Cornell men’s lacrosse is at a critical point in its legacy. It has been 20 years of conference titles and NCAA tournament appearances since the team had back-to-back losing seasons like the Red had in 2016 and 2017.
For a team that prides itself on its winning tradition — one that has captured three NCAA championships and dozens of conference titles — these past two years have been black marks on a decorated history. But not long ago, Cornell was a giant in the collegiate lacrosse world. And the quest to get back on top comes with a new coach.
Peter Milliman, who in May was named interim head coach for the 2018 season after Matt Kerwick resigned, knows the time is now for Cornell to ascend back to national stardom. With so much young talent and so much promise across the roster, the upcoming season will be about finally putting it together.
“Our biggest area of focus is going to be playing better lacrosse,” Milliman said in his first interview since being named head coach. “I think our guys are excited and motivated to take a step forward. I don’t think we have been a very good team the last couple years, and that doesn’t fly at Cornell.”
Looking to get Cornell back on top, Milliman enters his new role with a wide array of past coaching experiences. A year before coming to Cornell in 2014, Milliman was an assistant at Princeton. Before that, he was in a head coaching role for Division II Pfeiffer, where he earned conference Coach of the Year honors twice, and assistant stints at RIT and Siena.
Even before coaching, Milliman was a three-time Division III All-American at Gettysburg, taking part in two national title games before winning a Major League Lacrosse championship with the Rochester Rattlers in 2008, when he was an assistant at RIT.
“I would say that I have a great desire to be successful and I really want to serve the guys on the team and give them the best opportunity they can have to be successful,” Milliman said of how his past experiences could help his next. “I think this is the best program in college lacrosse, this is a great opportunity to lead some of the best young men in the game.”
In his time at Cornell as an assistant, Milliman has taken on a big role as the recruiting coordinator. Those efforts have paid off handsomely.
Milliman brought in the first ever No. 1 Inside Lacrosse prospect, Jeff Teat, who just finished 2017 as the highest scoring freshman in program history with 72 points, passing Rob Pannell ’13. Teat was ranked the No. 3 freshman at the mid-season point this year, behind TD Ierlan of Albany and eventual Ivy League Rookie of the Year Michael Sowers of Princeton. Fellow Cornellian Brandon Salvatore came in at No. 12 on that list.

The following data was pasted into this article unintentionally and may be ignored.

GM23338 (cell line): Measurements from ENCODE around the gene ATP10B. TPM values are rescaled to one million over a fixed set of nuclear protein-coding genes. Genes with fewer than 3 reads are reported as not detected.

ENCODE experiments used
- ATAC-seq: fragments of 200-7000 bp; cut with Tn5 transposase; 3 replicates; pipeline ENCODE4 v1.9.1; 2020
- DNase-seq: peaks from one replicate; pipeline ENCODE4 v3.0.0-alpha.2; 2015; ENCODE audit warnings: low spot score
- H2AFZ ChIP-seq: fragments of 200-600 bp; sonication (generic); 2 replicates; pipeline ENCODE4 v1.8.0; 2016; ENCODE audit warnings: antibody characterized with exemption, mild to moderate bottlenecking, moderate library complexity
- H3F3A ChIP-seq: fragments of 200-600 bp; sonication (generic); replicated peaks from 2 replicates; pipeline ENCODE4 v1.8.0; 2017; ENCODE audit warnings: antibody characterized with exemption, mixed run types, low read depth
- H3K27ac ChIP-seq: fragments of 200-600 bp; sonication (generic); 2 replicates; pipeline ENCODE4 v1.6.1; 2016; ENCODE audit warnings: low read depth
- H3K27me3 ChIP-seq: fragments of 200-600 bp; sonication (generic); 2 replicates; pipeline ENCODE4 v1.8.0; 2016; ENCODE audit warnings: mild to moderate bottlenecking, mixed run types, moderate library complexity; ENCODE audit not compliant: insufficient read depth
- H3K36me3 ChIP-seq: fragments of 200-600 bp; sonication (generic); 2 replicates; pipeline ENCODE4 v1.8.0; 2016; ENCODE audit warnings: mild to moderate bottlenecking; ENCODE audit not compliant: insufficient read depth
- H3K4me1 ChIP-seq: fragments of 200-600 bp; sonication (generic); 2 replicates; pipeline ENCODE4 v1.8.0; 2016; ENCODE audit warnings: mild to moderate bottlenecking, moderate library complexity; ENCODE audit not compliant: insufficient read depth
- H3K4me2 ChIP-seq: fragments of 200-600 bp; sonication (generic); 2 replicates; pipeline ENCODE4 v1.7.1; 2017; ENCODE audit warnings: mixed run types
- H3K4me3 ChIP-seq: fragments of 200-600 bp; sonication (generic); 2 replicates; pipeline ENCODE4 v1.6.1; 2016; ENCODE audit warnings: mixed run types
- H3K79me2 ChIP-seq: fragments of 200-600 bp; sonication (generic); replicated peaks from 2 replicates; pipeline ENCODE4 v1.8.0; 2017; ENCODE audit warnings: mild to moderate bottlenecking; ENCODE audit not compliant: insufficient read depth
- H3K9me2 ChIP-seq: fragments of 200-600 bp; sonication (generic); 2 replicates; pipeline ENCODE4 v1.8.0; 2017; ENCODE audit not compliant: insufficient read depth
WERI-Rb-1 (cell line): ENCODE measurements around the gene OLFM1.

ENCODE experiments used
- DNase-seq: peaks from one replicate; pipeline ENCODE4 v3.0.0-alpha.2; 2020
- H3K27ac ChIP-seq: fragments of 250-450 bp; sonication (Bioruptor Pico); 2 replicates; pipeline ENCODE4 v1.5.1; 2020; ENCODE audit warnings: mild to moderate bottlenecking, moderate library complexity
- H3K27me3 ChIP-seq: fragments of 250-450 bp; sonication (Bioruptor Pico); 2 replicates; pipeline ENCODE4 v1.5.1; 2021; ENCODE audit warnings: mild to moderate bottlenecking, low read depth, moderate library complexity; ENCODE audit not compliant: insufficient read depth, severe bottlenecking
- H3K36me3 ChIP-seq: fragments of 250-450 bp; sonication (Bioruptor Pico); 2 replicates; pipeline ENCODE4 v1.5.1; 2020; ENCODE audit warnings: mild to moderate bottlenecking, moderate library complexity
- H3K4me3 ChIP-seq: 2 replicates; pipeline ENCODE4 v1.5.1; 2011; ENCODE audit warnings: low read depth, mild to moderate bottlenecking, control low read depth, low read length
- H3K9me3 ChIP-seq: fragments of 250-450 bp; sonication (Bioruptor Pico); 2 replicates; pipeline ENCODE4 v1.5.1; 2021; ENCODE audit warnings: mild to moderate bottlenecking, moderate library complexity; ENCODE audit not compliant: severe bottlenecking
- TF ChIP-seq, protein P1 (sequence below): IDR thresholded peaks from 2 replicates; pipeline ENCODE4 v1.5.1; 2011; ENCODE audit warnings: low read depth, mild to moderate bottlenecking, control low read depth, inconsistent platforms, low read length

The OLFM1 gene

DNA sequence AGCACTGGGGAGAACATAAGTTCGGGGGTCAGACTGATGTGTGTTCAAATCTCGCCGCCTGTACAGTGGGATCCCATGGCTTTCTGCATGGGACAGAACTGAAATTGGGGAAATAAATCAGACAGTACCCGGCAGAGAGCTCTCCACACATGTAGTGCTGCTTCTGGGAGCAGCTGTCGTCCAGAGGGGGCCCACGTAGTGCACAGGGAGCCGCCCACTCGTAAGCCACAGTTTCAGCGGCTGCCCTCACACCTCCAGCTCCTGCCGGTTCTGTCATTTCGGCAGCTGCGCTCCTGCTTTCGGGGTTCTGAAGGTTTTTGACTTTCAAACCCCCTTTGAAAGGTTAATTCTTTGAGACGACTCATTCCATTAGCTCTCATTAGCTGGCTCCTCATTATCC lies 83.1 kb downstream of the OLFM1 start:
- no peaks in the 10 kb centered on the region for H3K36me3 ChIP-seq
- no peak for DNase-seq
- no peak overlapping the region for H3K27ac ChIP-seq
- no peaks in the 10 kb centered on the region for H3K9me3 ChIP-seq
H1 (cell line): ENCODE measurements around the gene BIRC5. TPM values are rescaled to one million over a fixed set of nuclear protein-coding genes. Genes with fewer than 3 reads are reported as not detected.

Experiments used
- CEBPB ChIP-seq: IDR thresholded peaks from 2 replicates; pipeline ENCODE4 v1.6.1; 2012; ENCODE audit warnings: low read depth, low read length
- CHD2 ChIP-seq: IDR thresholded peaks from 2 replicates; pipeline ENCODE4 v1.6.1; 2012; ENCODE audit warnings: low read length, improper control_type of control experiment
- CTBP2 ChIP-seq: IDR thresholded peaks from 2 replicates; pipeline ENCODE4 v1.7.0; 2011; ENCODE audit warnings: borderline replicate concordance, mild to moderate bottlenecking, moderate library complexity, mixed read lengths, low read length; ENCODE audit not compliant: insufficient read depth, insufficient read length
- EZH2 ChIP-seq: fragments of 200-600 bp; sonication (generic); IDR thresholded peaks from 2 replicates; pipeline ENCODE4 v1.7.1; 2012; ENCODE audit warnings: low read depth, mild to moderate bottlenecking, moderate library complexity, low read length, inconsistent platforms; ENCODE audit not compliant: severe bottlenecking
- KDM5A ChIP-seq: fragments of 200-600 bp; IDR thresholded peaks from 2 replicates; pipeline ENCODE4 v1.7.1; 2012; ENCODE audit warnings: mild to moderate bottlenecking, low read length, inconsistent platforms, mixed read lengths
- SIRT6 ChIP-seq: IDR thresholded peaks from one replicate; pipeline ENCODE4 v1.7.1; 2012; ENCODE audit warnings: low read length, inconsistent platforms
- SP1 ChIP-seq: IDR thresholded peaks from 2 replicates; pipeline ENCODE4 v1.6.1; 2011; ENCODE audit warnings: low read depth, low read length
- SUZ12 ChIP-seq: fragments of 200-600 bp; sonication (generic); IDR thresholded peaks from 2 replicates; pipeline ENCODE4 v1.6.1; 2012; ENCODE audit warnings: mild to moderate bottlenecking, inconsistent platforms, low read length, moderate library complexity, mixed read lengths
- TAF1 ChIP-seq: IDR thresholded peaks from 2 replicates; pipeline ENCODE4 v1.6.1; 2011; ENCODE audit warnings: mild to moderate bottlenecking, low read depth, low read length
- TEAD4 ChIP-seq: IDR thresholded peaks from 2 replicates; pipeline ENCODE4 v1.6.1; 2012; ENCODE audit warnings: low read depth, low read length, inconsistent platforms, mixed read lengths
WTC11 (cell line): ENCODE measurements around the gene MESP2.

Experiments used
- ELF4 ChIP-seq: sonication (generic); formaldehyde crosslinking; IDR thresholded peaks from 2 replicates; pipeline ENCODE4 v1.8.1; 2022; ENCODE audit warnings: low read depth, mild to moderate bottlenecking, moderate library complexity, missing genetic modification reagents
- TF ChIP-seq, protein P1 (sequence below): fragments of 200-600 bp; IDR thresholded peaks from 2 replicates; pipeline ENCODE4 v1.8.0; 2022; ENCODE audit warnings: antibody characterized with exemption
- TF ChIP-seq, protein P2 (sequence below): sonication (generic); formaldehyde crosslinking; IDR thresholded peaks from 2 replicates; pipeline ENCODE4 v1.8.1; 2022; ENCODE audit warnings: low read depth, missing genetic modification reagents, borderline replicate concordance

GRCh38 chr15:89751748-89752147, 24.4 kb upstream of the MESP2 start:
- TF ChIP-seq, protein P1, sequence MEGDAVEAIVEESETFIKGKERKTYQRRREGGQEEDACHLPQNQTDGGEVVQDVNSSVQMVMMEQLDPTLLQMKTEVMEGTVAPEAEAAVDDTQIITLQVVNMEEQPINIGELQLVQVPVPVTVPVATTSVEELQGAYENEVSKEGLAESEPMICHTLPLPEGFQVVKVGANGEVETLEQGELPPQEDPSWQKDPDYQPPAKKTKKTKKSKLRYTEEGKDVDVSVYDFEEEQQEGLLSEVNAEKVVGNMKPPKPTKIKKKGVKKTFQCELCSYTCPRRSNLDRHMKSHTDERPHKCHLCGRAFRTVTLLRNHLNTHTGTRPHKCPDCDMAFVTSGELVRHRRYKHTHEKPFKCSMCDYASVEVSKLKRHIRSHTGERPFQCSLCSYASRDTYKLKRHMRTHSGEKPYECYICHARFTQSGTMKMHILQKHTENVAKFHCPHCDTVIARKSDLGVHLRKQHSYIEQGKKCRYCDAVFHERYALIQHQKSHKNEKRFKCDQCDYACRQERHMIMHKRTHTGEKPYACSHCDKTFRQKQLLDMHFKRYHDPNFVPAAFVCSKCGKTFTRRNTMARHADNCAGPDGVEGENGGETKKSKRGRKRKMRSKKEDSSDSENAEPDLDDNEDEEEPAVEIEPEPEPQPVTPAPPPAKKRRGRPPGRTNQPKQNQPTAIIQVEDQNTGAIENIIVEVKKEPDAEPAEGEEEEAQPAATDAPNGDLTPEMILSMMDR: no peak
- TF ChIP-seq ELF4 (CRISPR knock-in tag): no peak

Teat and classmate Connor Fletcher combined for 104 points to become the highest scoring freshman duo on program history. As just freshmen, the duo finished the season No. 1 and 2 in team scoring.
Even before the promising class of 2020, Milliman brought in six U.S. Lacrosse All-Americans with the class of 2019 — the most for Cornell since 2009. Of that class, Clarke Petterson just wrapped up a 32-point season to earn himself All-Ivy honorable mention.
But despite the talent, Milliman noted the need for his team to be able to close it out in tough situations — such as the games against Virginia and Penn this past season. In both cases, Cornell held the lead as the game was winding down, but the Cavaliers and Quakers both pulled it out in the end with one-goal victories.
Had those two games gone the other way, the conversation about Cornell’s 2017 campaign would be much different — one about a winning season.
“We don’t have a lot of experience on the roster in the wins column,” Milliman said. “Now, we have guys who have played a lot more minutes, we have a lot of returning starters. … The biggest challenge is going to be the experience of winning games and how to win close games in tough situations, and that’s going to be something that we try to build.”
Of the older talent, such as defender Jake Pulver, who just finished his junior year as captain, and Christian Knight, who intends to return to Cornell in 2018 after missing his entire junior season, Milliman will look for them to impart their wisdom to hopefully flip games like Virginia and Penn.
“I think we have a really great senior class,” he said about the class of 2018. “I am excited about them, I think they are as committed as any group that I’ve ever worked with and they’re dedicated to make Cornell successful and you can’t ask for anything more from them.”
Milliman has one year guaranteed at the helm of Cornell, as a search for a full-time replacement will come at the end of the 2018 season, though Milliman has not been excluded from the running.
No matter the potential limit on Milliman’s time as head coach, he has one goal in mind: fully develop the young talent and change the current tide of a storied program.
“I don’t think anything past this year is relevant in my life,” he said. “I’m excited to win the Ivy League … I’m excited to play Yale, I’m excited to get on the field and start practicing.”